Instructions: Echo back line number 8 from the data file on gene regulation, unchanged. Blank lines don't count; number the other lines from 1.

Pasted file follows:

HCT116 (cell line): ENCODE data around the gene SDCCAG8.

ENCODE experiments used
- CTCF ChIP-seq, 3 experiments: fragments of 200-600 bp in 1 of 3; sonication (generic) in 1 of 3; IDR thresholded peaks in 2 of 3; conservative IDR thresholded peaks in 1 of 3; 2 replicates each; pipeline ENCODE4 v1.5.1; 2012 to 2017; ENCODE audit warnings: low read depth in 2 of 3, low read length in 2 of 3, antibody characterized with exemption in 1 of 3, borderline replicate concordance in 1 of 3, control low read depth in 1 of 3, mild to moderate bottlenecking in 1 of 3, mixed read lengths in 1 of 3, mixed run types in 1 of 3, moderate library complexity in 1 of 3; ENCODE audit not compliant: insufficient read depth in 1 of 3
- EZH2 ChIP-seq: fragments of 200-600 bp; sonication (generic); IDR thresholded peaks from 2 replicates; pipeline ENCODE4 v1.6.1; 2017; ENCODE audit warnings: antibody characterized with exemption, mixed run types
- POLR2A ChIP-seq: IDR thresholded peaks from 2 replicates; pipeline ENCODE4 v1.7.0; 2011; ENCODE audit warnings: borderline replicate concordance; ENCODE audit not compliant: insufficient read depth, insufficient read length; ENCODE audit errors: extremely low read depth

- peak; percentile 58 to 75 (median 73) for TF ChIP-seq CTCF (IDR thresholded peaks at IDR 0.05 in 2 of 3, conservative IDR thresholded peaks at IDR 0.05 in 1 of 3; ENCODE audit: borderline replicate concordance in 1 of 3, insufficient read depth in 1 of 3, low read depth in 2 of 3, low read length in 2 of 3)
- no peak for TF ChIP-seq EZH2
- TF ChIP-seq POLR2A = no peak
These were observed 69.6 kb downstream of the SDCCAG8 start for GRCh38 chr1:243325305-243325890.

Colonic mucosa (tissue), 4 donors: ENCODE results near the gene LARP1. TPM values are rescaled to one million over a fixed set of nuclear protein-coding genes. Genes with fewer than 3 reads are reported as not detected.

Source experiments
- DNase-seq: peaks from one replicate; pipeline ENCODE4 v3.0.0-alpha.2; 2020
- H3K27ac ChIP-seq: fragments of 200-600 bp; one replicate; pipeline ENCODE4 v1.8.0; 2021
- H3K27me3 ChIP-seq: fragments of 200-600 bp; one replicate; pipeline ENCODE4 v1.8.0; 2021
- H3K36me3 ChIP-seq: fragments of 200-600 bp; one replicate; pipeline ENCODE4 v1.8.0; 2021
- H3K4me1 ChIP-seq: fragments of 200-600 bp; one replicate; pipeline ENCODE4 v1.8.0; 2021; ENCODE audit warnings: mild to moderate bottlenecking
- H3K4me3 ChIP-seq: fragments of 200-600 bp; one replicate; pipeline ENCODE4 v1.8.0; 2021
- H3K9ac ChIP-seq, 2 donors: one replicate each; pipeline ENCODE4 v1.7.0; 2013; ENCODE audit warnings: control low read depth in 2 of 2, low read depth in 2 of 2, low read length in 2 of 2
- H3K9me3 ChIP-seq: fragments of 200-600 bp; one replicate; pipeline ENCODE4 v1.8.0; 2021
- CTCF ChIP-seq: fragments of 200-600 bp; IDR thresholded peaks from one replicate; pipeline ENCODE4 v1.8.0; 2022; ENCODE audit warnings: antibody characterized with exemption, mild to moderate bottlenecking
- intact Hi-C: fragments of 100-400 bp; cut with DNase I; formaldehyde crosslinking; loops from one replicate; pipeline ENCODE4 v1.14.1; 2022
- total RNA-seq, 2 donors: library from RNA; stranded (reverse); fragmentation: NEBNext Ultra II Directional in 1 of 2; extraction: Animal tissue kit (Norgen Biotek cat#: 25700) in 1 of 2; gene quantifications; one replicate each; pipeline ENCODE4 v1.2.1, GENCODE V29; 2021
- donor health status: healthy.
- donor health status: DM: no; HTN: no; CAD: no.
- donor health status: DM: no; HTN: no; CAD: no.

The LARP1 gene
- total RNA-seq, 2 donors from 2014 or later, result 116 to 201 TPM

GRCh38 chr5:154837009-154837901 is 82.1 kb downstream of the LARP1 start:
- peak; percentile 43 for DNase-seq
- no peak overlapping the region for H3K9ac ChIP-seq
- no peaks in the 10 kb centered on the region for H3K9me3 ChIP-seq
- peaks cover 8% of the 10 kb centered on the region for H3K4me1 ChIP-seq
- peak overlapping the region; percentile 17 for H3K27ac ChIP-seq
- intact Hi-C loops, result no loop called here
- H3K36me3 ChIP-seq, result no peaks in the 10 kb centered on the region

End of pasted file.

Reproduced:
- TF ChIP-seq POLR2A = no peak